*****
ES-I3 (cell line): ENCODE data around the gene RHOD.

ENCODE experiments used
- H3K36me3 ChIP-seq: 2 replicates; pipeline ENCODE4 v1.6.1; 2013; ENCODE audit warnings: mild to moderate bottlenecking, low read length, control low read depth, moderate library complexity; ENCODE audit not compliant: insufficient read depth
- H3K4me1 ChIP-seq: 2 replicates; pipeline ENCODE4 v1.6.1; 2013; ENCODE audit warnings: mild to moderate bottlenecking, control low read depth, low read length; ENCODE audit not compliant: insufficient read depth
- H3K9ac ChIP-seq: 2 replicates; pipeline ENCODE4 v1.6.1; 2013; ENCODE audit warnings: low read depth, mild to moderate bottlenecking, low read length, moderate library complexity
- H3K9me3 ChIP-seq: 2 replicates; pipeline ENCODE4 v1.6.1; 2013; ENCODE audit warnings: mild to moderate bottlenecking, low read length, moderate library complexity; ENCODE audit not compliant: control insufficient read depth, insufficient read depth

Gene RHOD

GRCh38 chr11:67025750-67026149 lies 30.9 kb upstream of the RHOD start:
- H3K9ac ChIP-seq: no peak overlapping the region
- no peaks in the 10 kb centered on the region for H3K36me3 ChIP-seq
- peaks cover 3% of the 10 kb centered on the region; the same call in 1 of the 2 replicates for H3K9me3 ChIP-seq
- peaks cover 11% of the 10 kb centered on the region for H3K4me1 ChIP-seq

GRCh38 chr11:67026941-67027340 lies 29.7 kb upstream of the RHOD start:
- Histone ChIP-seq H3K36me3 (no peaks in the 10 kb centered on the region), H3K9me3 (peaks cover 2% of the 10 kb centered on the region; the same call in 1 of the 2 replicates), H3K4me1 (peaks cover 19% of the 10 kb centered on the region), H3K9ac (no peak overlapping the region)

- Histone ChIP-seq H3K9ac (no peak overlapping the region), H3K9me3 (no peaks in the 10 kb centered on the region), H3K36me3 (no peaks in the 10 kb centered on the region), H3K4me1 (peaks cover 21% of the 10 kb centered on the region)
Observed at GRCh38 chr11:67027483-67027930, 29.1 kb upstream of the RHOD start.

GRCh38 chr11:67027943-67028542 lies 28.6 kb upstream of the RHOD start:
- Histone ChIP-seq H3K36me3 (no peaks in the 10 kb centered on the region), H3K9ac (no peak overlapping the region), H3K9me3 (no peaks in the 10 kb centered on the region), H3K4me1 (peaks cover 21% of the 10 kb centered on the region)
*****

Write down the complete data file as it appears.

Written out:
ES-I3 (cell line): ENCODE data around the gene RHOD.

ENCODE experiments used
- H3K36me3 ChIP-seq: 2 replicates; pipeline ENCODE4 v1.6.1; 2013; ENCODE audit warnings: mild to moderate bottlenecking, low read length, control low read depth, moderate library complexity; ENCODE audit not compliant: insufficient read depth
- H3K4me1 ChIP-seq: 2 replicates; pipeline ENCODE4 v1.6.1; 2013; ENCODE audit warnings: mild to moderate bottlenecking, control low read depth, low read length; ENCODE audit not compliant: insufficient read depth
- H3K9ac ChIP-seq: 2 replicates; pipeline ENCODE4 v1.6.1; 2013; ENCODE audit warnings: low read depth, mild to moderate bottlenecking, low read length, moderate library complexity
- H3K9me3 ChIP-seq: 2 replicates; pipeline ENCODE4 v1.6.1; 2013; ENCODE audit warnings: mild to moderate bottlenecking, low read length, moderate library complexity; ENCODE audit not compliant: control insufficient read depth, insufficient read depth

Gene RHOD

GRCh38 chr11:67025750-67026149 lies 30.9 kb upstream of the RHOD start:
- H3K9ac ChIP-seq: no peak overlapping the region
- no peaks in the 10 kb centered on the region for H3K36me3 ChIP-seq
- peaks cover 3% of the 10 kb centered on the region; the same call in 1 of the 2 replicates for H3K9me3 ChIP-seq
- peaks cover 11% of the 10 kb centered on the region for H3K4me1 ChIP-seq

GRCh38 chr11:67026941-67027340 lies 29.7 kb upstream of the RHOD start:
- Histone ChIP-seq H3K36me3 (no peaks in the 10 kb centered on the region), H3K9me3 (peaks cover 2% of the 10 kb centered on the region; the same call in 1 of the 2 replicates), H3K4me1 (peaks cover 19% of the 10 kb centered on the region), H3K9ac (no peak overlapping the region)

- Histone ChIP-seq H3K9ac (no peak overlapping the region), H3K9me3 (no peaks in the 10 kb centered on the region), H3K36me3 (no peaks in the 10 kb centered on the region), H3K4me1 (peaks cover 21% of the 10 kb centered on the region)
Observed at GRCh38 chr11:67027483-67027930, 29.1 kb upstream of the RHOD start.

GRCh38 chr11:67027943-67028542 lies 28.6 kb upstream of the RHOD start:
- Histone ChIP-seq H3K36me3 (no peaks in the 10 kb centered on the region), H3K9ac (no peak overlapping the region), H3K9me3 (no peaks in the 10 kb centered on the region), H3K4me1 (peaks cover 21% of the 10 kb centered on the region)